Given the way that the second half went for the Gators in their loss to Alabama on Wednesday, it should come as no surprise that playing with a consistently high energy level was the biggest point of emphasis in practice in the two days that followed.
After winning their share of 50-50 balls, protecting the glass well and taking good care of the ball in the first half, they went into the locker room with a three-point lead.
Then, the second half began, and only one team showed up. Florida didn’t make a field goal for more than eight minutes and turned it over seven times during that stretch, several of which led to easy buckets at the other end. They played pretty good defense for the most part, but they allowed the Crimson Tide to grab way too many offensive rebounds.
For the game, the Gators gave up 20 offensive rebounds and committed 20 turnovers, which led to Alabama attempting 20 more shots than them. The end result was a loss in a game that felt very winnable against a top-15 team.
“Showed a lot to our guys [on Thursday],” coach Mike White said. “That stretch, off the top of my head, what was it, 15 ½ minutes maybe down to 12 ½? Something like that. That was the difference in the game. Made some mistakes in the first half, of course, and then, even early second half and late second half, there were some things we could’ve done better. That stretch of live-ball turnovers, shot selection, transition defense, lack of blocking out was the biggest part of the game. That cost us right there.”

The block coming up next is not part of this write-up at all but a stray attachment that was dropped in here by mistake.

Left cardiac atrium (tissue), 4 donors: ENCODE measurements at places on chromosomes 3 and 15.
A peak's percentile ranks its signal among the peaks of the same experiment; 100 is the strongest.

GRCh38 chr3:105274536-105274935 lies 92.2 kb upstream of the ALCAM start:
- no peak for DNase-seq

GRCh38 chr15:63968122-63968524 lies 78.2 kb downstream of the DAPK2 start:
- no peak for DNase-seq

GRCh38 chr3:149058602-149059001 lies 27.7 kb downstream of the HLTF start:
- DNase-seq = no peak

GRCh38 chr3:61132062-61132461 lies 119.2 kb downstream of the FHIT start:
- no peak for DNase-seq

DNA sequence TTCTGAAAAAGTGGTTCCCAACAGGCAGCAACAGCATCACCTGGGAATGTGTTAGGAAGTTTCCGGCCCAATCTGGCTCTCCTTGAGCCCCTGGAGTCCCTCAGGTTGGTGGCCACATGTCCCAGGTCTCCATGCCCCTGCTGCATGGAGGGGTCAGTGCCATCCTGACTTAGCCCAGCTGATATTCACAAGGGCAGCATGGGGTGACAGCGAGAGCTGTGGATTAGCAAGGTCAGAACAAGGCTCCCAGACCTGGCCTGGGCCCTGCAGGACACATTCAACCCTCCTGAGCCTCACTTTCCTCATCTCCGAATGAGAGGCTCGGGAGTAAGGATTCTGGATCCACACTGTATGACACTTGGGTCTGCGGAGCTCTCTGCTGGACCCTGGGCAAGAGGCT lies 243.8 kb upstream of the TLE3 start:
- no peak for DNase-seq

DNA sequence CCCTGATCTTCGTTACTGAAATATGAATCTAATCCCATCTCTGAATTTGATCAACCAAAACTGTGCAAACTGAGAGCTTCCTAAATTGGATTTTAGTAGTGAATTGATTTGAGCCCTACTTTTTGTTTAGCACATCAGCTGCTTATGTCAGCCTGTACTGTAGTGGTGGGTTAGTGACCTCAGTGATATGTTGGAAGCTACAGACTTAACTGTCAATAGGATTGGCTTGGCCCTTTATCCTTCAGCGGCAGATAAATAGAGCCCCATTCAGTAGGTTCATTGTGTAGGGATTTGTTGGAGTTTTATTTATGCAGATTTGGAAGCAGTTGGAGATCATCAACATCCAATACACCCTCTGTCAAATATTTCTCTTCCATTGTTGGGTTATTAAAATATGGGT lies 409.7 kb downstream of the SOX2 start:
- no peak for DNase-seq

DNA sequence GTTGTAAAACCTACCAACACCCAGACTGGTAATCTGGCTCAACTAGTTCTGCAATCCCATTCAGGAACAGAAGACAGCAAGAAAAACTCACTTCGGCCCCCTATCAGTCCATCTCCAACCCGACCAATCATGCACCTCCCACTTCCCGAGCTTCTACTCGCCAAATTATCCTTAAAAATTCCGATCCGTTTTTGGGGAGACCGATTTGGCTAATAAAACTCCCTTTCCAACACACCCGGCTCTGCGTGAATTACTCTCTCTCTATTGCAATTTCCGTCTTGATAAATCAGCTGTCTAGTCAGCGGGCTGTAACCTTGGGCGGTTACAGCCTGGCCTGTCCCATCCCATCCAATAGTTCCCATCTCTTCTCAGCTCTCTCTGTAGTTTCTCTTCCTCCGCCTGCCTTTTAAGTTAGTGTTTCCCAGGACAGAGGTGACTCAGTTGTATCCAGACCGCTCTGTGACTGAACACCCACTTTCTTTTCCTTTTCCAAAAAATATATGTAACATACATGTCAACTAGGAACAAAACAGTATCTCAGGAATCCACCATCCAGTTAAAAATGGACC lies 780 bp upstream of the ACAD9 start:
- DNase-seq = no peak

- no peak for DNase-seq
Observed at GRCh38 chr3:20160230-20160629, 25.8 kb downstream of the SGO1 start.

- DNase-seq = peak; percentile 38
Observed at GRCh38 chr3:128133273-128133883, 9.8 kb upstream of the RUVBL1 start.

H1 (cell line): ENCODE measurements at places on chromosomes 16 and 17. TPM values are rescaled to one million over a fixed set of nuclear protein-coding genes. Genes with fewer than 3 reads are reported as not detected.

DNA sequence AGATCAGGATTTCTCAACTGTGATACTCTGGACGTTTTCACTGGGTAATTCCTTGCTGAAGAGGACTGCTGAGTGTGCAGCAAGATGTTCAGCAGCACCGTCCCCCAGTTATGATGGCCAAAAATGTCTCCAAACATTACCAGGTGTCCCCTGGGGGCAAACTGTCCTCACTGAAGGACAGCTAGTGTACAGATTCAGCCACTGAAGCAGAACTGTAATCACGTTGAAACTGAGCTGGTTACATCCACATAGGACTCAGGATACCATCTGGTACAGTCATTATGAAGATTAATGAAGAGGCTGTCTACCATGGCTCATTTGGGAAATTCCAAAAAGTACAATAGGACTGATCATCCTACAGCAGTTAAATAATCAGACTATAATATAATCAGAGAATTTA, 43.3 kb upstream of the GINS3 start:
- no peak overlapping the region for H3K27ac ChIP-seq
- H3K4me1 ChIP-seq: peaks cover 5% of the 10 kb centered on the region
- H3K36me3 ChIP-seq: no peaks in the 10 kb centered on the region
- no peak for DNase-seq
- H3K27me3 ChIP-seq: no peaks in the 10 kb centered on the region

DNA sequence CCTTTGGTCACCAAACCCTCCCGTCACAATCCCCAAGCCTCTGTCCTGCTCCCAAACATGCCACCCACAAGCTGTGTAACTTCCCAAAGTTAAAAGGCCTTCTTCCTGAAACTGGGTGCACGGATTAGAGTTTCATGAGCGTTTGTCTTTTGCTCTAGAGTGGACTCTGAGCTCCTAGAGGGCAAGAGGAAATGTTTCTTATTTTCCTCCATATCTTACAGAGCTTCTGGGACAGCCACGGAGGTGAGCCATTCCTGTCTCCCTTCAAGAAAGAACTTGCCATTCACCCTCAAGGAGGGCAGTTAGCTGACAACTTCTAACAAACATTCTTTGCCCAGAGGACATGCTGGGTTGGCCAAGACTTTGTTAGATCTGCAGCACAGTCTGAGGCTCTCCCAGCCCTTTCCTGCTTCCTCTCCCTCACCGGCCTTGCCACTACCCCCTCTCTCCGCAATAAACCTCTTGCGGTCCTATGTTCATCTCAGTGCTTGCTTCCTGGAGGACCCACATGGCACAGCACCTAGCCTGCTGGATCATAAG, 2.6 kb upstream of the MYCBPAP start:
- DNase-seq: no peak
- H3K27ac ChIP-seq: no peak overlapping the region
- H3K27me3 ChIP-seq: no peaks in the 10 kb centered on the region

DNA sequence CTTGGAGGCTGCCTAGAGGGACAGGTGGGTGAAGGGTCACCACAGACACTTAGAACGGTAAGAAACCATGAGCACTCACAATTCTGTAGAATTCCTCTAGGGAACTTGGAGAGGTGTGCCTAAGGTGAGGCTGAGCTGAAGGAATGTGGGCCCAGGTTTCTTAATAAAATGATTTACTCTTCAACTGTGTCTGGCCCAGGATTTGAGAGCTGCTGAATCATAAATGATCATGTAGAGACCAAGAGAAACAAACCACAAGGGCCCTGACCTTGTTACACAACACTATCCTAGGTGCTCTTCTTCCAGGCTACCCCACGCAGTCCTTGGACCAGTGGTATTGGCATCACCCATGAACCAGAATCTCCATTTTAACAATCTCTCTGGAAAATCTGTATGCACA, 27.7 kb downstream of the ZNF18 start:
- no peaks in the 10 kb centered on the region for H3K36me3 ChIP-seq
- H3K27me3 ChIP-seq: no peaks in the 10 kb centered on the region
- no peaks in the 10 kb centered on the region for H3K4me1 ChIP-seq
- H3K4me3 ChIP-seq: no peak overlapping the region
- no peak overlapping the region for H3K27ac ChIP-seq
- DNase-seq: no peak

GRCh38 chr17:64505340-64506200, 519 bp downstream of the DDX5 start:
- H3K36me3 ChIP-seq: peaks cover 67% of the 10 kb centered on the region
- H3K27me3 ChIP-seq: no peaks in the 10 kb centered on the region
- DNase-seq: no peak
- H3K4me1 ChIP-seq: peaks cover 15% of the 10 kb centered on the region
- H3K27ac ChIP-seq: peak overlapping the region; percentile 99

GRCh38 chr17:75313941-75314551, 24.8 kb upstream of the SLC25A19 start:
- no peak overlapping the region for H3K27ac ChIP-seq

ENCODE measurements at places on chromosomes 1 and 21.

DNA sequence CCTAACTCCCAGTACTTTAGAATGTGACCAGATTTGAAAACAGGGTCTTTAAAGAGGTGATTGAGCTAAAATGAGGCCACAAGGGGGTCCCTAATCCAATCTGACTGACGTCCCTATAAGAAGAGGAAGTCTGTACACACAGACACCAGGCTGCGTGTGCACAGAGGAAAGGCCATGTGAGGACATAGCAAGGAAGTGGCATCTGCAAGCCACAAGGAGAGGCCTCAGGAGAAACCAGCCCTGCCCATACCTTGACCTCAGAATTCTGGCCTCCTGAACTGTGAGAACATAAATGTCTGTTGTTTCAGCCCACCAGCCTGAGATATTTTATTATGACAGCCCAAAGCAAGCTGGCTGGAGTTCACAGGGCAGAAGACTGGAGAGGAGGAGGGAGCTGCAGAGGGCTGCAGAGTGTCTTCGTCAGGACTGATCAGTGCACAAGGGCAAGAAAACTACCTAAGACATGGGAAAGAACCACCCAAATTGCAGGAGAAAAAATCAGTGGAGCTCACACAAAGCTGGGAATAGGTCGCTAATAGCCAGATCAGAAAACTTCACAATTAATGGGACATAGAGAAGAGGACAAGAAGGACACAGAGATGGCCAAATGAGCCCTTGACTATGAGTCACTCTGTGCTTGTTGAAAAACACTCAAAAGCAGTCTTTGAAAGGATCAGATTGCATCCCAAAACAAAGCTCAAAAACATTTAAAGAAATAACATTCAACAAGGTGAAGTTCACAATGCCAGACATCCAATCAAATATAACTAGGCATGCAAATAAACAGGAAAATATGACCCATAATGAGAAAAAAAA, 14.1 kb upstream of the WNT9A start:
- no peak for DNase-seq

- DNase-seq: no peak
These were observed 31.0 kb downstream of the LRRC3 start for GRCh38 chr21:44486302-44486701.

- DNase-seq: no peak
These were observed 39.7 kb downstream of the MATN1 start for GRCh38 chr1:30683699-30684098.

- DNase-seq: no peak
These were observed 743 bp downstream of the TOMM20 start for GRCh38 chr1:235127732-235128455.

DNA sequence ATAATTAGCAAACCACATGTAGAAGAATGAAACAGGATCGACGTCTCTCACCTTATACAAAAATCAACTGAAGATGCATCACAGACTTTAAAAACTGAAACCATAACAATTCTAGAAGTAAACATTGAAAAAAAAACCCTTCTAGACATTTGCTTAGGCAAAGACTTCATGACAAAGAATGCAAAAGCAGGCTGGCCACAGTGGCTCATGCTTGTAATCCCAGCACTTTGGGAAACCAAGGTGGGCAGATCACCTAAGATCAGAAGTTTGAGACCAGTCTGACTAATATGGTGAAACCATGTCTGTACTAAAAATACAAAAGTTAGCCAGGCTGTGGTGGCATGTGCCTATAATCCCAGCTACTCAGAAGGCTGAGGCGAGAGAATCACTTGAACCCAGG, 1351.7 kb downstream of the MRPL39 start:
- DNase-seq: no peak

Missed shots, turnovers and poorly executed block-outs are going to happen in basketball. That’s not what made White and his players feel disappointed in the aftermath. Instead, it was the lack of effort. Every player that has talked to the media since then has admitted that they took their foot off of the gas.
That’s happened several times to the Gators this season, both in victories and defeats, which makes it an alarming trend. You could maybe understand that happening once or twice against inferior nonconference opponents but certainly not against the defending league champions.
UF (9-4, 0-1 SEC) will get another chance to put together a complete 40 minutes when it takes on No. 9 Auburn on the road on Saturday night.
“We lost our edge in the second half,” guard Brandon McKissic said. “We did play with an edge in the first half. We played physical. They weren’t really dominating us the way they did in the second half on the boards. Turnovers affected us a bunch, too. We came back into practice, we took an emphasis to that – turnovers and physicality and making sure you get hits. We’re holding each other more accountable to those things.”
He added that playing with a more consistent level of effort in games starts in practice. They can’t just go through the motions in practice and then flip a switch during games. They’re going to play how they practice.
“I think it goes to our preparation,” he said. “There was a practice where we had a first half of practice that was really, really good, and it got towards the end, [and] we dropped off. So, it’s all about our habits. It goes back to practice with us. We’ve got to be able to put together two halves of practice before we can put together two halves of a game. So, that’s what we’ve been focusing on the past couple days – having full, complete practices where we’re completely locked in from minute one to the last minute of practice.”